Serum Vitamin D and the Risk of Parkinson Disease | Movement Disorders | JAMA Neurology | JAMA Network
[Skip to Navigation]
Sign In
Table 1. 
Selected Sex- and Age-Adjusted Baseline Characteristics by Parkinson Disease
Selected Sex- and Age-Adjusted Baseline Characteristics by Parkinson Disease
Table 2. 
Selected Sex- and Age-Adjusted Baseline Characteristics by Serum 25-Hydroxyvitamin D Level Quartilesa
Selected Sex- and Age-Adjusted Baseline Characteristics by Serum 25-Hydroxyvitamin D Level Quartilesa
Table 3. 
RRs With 95% CIs for Parkinson Disease Cases by Baseline Serum 25-Hydroxyvitamin D Levela
RRs With 95% CIs for Parkinson Disease Cases by Baseline Serum 25-Hydroxyvitamin D Levela
Original Contribution
July 2010

Serum Vitamin D and the Risk of Parkinson Disease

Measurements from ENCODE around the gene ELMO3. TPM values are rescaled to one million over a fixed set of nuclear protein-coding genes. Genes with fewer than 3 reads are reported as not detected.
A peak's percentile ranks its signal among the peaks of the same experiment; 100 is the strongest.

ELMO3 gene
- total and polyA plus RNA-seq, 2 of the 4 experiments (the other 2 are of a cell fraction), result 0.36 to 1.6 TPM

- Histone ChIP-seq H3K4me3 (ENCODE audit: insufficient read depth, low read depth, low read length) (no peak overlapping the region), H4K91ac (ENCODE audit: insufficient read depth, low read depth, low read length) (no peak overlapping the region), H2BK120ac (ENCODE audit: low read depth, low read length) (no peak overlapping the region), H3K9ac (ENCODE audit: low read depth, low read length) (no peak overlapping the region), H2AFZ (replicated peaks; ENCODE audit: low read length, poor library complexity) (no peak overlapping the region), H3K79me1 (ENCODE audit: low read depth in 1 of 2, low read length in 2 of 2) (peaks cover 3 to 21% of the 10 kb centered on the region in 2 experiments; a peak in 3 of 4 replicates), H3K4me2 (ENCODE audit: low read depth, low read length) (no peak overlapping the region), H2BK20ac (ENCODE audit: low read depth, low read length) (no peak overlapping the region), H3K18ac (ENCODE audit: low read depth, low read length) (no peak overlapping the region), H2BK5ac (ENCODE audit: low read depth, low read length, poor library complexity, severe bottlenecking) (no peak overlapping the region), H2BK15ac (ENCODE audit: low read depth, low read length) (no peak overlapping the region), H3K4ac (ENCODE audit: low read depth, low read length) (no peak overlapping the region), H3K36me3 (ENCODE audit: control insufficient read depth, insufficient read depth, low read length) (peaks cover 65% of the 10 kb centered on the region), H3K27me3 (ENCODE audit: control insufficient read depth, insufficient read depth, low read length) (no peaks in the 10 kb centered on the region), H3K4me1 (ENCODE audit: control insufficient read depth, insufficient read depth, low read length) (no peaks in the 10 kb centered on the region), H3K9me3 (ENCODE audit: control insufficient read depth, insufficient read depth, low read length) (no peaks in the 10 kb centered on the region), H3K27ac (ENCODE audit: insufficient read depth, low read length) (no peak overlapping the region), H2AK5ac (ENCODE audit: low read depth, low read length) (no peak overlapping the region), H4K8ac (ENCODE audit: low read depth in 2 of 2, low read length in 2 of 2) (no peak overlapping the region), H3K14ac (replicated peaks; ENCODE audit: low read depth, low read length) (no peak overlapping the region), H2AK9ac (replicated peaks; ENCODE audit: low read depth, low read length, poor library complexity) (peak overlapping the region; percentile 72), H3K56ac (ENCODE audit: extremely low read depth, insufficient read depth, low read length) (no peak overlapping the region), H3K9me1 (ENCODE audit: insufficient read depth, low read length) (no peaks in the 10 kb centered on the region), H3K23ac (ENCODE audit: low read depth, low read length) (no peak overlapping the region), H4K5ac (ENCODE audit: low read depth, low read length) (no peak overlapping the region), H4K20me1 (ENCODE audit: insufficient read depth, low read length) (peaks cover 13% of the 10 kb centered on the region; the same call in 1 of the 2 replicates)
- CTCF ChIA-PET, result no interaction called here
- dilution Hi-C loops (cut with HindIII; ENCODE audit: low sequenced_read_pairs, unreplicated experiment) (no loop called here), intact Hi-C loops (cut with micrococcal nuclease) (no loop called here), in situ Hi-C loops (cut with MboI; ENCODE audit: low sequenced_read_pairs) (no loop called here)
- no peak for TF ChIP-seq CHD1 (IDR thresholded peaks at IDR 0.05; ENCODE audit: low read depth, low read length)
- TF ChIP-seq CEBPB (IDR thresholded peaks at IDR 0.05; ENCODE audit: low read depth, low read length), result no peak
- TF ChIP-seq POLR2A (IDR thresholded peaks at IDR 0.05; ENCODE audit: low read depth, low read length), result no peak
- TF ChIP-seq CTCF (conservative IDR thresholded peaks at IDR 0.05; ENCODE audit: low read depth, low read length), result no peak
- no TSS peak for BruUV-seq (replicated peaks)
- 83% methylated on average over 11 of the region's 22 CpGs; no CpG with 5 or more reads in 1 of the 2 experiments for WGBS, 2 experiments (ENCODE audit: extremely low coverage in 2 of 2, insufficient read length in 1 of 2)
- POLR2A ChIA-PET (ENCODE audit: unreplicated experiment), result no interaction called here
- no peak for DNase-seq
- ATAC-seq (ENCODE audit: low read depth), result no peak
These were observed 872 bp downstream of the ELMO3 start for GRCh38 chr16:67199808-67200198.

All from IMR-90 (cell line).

Author Affiliations

Author Affiliations: National Institute for Health and Welfare, Helsinki, Finland.

Arch Neurol. 2010;67(7):808-811. doi:10.1001/archneurol.2010.120

Objective  To investigate whether serum vitamin D level predicts the risk of Parkinson disease.

Design  Cohort study.

Setting  The study was based on the Mini-Finland Health Survey, which was conducted from 1978 to 1980, with Parkinson disease occurrence follow-up through the end of 2007. During the 29-year follow-up period, 50 incident Parkinson disease cases occurred. Serum 25-hydroxyvitamin D level was determined from frozen samples stored at baseline. Estimates of the relationship between serum vitamin D concentration and Parkinson disease incidence were calculated using the Cox model.

Participants  Three thousand one hundred seventy-three men and women, aged 50 to 79 years and free of Parkinson disease at baseline.

Main Outcome Measure  Parkinson disease incidence.